The first John Cassavetes film I saw was Minnie and Moskowitz (1971). It was the fall of 1990. I was 21 years old and an ardent cinephile.
I'd heard that Cassavetes had made a series of supremely un-Hollywood films, and as a fan of his acting in Rosemary's Baby, knew that I had to see them at the closest possible opportunity.
The Revue Cinema in Toronto was one of several repertory cinemas which showed two different movies a night every night of the year in the eighties and nineties. The film Minnie and Moskowitz showed up on their schedule and I went by myself to see it. I was completely bowled over by what I saw. The naturalistic acting of Seymour Cassel and Gena Rowlands (who was married to Cassavetes) was fantastic, the colour cinematography was eye-popping, the LA setting more LA-like than in most other films...I started telling all my friends to see as much Cassavetes as they could get their hands on.
But the films were hard to see - many were not on VHS, never showed up on television, and were rarely screened in the rep houses. The print I saw appeared to be a well-preserved original, with all the colours intact, but its inclusion in the schedule was a one-off. About a year later in the fall of 1991 there was a John Cassavetes retrospective at the then-new Cinematheque Ontario (now TIFF Cinematheque). Over the course of two weeks I saw just about everything Cassavetes directed, from his early Beat-era opus Shadows (1959) to his swan song, the powerful and strange Love Streams (1984).
I was astonished and inspired by every one of these films, but Husbands was the one I had looked forward to the most, since it dealt with what seemed like the artist's own male midlife crisis. It concerns three men in their forties who go on a bender which lasts the entire length of the movie, after attending the funeral of a fourth friend. Cassavetes himself stars as one of the husbands, along with Peter Falk and Ben Gazzara. They more or less spend the entire movie keeping away from their wives and children, in a complete state of denial that is rarely afforded main characters in a film. There are scenes of drinking, of sitting around a table and singing. There is a lengthy puking scene.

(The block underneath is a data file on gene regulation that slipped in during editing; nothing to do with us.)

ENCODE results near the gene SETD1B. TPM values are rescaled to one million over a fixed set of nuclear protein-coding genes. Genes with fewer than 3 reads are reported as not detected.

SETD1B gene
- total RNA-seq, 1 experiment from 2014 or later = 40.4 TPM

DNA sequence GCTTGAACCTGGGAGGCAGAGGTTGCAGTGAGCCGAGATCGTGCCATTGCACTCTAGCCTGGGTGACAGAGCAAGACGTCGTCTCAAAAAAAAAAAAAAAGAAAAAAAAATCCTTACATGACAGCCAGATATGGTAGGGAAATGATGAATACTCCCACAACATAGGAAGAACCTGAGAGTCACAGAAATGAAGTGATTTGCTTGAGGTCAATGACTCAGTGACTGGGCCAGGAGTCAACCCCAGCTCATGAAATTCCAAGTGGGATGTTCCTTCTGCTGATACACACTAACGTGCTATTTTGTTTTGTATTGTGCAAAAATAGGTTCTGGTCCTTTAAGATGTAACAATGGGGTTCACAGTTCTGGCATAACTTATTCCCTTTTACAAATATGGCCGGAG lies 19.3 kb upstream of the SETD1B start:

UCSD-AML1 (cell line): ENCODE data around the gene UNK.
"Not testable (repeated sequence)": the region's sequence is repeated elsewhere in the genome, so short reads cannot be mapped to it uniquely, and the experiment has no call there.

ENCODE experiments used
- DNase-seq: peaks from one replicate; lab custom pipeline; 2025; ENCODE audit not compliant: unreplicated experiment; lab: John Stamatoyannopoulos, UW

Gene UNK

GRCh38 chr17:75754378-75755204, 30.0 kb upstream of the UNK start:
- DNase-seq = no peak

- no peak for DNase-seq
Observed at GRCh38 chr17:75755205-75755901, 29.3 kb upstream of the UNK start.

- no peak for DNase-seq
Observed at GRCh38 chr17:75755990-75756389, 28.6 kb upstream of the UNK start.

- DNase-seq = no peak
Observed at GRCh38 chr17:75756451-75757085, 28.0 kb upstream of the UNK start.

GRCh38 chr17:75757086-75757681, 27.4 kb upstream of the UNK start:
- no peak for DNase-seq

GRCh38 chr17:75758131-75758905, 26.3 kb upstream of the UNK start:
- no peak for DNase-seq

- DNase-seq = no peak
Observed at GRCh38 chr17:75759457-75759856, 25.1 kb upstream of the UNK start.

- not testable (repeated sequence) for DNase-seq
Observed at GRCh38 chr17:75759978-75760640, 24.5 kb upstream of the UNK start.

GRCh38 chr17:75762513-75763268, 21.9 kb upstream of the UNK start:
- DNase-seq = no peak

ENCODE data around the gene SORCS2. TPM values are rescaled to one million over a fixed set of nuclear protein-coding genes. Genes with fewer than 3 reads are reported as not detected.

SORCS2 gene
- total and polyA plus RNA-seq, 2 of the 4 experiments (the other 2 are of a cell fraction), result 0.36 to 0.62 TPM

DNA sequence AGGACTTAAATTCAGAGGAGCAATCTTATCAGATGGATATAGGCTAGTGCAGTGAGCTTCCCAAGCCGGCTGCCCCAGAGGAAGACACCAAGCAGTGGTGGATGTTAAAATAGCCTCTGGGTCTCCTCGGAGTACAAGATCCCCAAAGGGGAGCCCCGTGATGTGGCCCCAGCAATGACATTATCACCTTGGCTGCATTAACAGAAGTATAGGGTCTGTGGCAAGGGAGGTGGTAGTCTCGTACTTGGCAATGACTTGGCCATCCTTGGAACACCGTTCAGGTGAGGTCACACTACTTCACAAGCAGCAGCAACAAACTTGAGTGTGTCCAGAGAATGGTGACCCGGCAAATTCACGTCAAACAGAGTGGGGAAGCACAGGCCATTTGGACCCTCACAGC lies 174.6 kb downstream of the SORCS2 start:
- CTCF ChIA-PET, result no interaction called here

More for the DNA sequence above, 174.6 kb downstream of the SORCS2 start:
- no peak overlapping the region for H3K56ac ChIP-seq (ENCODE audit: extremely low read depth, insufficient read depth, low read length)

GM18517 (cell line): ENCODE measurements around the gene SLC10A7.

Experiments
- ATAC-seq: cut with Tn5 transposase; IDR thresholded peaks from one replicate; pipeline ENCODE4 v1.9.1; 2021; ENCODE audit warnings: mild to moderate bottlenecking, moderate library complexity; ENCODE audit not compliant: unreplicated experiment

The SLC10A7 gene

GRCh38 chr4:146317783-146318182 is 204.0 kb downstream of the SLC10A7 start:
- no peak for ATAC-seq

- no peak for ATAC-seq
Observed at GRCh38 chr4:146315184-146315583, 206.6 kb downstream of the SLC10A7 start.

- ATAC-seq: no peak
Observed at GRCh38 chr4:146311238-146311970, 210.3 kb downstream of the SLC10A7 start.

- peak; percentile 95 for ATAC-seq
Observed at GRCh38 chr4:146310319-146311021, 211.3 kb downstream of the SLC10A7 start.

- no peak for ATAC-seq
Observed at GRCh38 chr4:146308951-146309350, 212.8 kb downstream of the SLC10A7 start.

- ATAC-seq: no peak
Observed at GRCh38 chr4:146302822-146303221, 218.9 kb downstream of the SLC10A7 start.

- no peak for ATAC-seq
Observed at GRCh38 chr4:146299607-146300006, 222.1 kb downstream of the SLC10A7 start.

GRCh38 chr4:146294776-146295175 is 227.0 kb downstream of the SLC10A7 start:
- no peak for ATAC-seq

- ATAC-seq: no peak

The film is dark, though nothing quite as bad happens as it does in later works such as Love Streams (in which Cassavetes memorably plays a deadbeat dad who leaves his ten-year-old son in a Las Vegas hotel room overnight) or Elaine May's Mikey and Nicky (starring Cassavetes and Falk as two mob-connected friends, one of whom must kill the other before the end of the night which is the film's timeframe). But as a fan of the seventies Hollywood Renaissance, having seen some of Altman and Ashby's films, I still knew there was nothing else like what Cassavetes (and Rowland) had done.
When I got the idea for the song "Husbands", I knew I wanted to write a tribute to the film without it being too cut-and-dried. My main jumping-off point was Scott Walker's song "The Seventh Seal", which re-tells certain scenes from the Bergman film in a completely different setting and context. To me, operating at a distance from the '50s-'60s-'70s, the Walker song embodies a certain approach which seems to make cinephilia interchangeable with love of life itself. I knew that the life-affirming nature of that approach was something I wanted badly to emulate.
Lofty goals for a guy producing neo-smooth jazz-rock right? For me, these are all great tastes that taste great together.
Marker Starling plays at London’s Shacklewell Arms on 15 April. 15th April - London, Shacklewell Arms; buy tickets.